The Backlash Mission: The Blackcollar series book 2
by Timothy Zahn
Open Road Media Sci-Fi & Fantasy (October 16, 2012)
The second book in the Blackcollar series picks up several years after the conclusion to the previous volume. The Blackcollars of Plinry have wrestled concessions from the conquerors of Earth that allow them to continue to train guerrilla fighters and operate a small space fleet.
With the possibility of re-establishing contact between the human worlds, now there is an actual glimmer of hope that the disparate resistance movements might organize into something greater, rather than simply trying to survive as long as possible.
Our young POV character, Allen Caine, has graduated from his guerrilla training on Plinry, but he lacks the supernatural reflexes and strength of the true Blackcollars, because no one on Plinry has access to Backlash, the drug that transforms their bodies into living weapons. He convinces his superiors to let him lead a mission to Earth in the hopes of finding the drug or its formula.
Of course, once on Earth, we get to see the Blackcollars in action again. The tactical doctrine of the Blackcollars, or at the least the group from Plinry seems to be equal parts Sun Tzu and GRU. Blackcollars never face an enemy where he is strong, and focus on controlling the flow of battle by understanding the motives and patterns of behavior of their opponents.
“If you know the enemy and know yourself, you need not fear the result of a hundred battles. If you know yourself but not the enemy, for every victory gained you will also suffer a defeat. If you know neither the enemy nor yourself, you will succumb in every battle.”
― Sun Tzu, The Art of War
In addition to psychological insight, the Blackcollars use a combination of compartmentalization, misinformation, provocation, and wheels-within-wheels style planning to pull victories from seemingly impossible odds.
“All warfare is based on deception. Hence, when we are able to attack, we must seem unable; when using our forces, we must appear inactive; when we are near, we must make the enemy believe we are far away; when far away, we must make him believe we are near.”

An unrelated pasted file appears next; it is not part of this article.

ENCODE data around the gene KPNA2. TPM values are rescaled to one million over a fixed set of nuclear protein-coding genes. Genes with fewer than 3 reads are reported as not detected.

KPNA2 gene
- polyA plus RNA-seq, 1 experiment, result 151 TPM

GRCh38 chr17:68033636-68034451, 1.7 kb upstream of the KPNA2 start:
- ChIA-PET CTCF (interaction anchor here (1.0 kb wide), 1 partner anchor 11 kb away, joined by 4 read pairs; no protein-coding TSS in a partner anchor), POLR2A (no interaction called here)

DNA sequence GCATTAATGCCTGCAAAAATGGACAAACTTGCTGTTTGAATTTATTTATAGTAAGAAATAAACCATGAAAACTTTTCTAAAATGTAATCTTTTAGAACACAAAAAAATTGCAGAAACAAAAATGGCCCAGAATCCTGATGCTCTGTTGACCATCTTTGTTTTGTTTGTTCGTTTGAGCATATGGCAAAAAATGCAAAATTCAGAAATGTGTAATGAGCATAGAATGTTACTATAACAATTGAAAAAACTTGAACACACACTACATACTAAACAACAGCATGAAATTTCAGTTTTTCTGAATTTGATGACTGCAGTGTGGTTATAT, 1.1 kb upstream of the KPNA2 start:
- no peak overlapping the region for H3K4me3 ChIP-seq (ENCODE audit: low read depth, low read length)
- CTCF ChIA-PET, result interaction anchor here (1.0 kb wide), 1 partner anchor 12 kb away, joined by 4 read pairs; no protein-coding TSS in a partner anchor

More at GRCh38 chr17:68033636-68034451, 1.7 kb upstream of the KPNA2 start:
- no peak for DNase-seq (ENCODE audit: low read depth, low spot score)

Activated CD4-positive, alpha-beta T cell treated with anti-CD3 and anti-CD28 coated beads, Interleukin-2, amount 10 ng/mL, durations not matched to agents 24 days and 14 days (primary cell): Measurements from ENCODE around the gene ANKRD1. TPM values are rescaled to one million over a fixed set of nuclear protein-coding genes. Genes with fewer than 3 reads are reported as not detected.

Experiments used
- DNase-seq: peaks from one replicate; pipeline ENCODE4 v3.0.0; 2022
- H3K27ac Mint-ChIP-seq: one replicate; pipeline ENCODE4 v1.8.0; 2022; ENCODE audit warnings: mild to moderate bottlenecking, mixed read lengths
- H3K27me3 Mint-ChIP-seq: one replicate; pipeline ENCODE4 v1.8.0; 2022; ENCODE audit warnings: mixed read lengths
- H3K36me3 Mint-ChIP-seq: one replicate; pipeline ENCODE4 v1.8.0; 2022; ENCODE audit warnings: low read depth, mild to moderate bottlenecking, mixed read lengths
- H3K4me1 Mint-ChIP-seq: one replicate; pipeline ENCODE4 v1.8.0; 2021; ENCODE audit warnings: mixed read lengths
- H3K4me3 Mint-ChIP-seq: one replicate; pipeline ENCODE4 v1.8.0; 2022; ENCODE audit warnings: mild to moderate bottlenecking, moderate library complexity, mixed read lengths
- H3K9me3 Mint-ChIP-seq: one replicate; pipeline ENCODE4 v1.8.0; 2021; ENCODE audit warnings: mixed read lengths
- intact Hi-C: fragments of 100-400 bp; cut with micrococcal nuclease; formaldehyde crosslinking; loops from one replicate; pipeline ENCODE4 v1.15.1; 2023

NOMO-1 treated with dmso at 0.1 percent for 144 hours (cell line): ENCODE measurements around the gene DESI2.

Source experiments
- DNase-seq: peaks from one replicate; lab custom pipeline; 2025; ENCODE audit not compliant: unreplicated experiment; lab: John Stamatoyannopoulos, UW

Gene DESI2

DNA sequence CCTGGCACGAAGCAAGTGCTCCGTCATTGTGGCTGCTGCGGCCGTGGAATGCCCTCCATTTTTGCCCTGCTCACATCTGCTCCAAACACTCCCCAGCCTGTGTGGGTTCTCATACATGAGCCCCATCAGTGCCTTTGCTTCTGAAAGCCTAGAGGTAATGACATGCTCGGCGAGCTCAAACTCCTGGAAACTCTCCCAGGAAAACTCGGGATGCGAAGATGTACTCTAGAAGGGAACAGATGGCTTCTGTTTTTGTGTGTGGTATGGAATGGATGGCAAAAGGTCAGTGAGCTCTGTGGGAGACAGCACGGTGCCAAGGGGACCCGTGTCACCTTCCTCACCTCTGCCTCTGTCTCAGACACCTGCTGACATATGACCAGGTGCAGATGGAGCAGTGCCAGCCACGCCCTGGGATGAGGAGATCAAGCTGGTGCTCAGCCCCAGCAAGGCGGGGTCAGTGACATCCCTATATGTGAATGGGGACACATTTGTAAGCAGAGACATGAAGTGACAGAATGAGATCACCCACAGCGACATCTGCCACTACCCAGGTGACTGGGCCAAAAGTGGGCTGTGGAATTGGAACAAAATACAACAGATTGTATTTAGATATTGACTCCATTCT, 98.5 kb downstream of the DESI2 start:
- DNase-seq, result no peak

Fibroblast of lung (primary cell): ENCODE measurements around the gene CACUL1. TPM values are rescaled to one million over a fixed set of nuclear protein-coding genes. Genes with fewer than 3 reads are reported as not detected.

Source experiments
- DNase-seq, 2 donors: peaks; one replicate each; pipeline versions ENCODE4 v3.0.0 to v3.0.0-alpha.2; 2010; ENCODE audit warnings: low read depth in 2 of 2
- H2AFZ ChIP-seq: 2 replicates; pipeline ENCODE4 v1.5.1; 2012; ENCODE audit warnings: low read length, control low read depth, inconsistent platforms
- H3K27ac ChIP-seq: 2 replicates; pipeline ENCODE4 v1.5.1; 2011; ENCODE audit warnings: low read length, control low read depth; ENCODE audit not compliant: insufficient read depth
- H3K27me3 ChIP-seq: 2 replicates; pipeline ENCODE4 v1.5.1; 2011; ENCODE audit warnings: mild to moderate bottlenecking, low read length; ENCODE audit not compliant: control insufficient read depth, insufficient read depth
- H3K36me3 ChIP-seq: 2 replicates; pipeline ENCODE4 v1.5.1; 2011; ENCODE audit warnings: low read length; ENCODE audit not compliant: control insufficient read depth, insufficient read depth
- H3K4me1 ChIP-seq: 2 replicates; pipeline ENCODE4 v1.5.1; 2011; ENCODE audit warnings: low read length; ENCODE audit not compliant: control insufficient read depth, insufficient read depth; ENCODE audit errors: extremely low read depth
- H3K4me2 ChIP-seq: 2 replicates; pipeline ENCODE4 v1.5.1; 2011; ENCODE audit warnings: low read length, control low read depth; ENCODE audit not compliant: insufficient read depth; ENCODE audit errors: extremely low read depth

― Sun tzu, The Art of War
Of all of this, is is really only the last item that I find somewhat implausible. Other fictional commanders, such as Colonel Falkenberg, make use of deception as well, but Falkenberg would scoff at the complicated plans Lathe relies upon. It seems like there are too many ways for things to go wrong, but Lathe’s plans always seem to work out perfectly. I would have liked to see some improvisation on the fly, but I admit it is kind of fun to see how it all comes together in the end.
That aside, I rather enjoyed this sequel. We got further development of the world and its history, and I feel like Zahn tightened up his intrigue a bit, although sometimes I was a bit baffled by the arguments between the two human collaborators assigned to hunt down the Blackcollars. They were of course quite successfully bamboozled by Lathe’s wilderness of mirrors, but even in those terms sometimes the discussion didn’t seem to make sense.
I consider that a pretty minor flaw in an otherwise very enjoyable work.
Other books by Timothy Zahn
Night Train to Rigel: Quadrail book 1 review
The Third Lynx: Quadrail book 2 review
Odd Girl Out: Quadrail book 3 review
The Domino Pattern: Quadrail book 4 review
Judgement at Proteus: Quadrail book 5 review